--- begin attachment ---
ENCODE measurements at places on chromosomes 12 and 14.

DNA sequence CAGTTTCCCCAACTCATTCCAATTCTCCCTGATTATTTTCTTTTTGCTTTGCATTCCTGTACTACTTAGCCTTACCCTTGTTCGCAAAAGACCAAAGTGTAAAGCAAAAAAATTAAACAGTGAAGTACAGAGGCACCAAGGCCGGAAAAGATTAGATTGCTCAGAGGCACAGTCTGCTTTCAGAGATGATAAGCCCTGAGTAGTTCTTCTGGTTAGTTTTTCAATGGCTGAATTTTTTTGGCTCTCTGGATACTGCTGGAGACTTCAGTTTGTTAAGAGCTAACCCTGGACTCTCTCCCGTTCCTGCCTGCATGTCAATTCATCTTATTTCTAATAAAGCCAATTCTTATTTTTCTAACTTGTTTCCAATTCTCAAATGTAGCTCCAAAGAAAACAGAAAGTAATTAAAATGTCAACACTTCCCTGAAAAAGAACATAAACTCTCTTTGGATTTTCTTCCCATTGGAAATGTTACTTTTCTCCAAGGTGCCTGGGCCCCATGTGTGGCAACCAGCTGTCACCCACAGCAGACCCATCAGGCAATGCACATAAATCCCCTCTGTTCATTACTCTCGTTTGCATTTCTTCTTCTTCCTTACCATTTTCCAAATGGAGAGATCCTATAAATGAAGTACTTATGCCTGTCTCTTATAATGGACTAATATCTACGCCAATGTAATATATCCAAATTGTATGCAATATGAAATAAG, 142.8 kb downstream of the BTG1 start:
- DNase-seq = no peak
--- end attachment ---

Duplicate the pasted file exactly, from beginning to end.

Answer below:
ENCODE measurements at places on chromosomes 12 and 14.

DNA sequence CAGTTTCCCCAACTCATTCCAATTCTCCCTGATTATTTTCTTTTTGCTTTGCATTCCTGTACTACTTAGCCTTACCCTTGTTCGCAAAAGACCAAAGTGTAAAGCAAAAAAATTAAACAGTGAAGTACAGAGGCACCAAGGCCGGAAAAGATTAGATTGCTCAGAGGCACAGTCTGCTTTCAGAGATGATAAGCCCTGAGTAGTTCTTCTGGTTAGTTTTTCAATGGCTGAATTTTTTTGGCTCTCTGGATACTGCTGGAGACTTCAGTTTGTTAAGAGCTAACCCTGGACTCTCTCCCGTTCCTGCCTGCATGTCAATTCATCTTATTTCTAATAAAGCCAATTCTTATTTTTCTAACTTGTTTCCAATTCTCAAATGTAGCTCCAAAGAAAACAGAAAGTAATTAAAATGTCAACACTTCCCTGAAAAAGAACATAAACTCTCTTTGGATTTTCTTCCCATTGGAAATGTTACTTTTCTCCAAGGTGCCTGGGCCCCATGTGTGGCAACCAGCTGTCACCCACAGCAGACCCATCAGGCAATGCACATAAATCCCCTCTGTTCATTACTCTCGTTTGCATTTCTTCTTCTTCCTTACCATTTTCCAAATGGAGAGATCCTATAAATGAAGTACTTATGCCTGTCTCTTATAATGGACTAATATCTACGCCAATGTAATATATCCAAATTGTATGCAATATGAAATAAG, 142.8 kb downstream of the BTG1 start:
- DNase-seq = no peak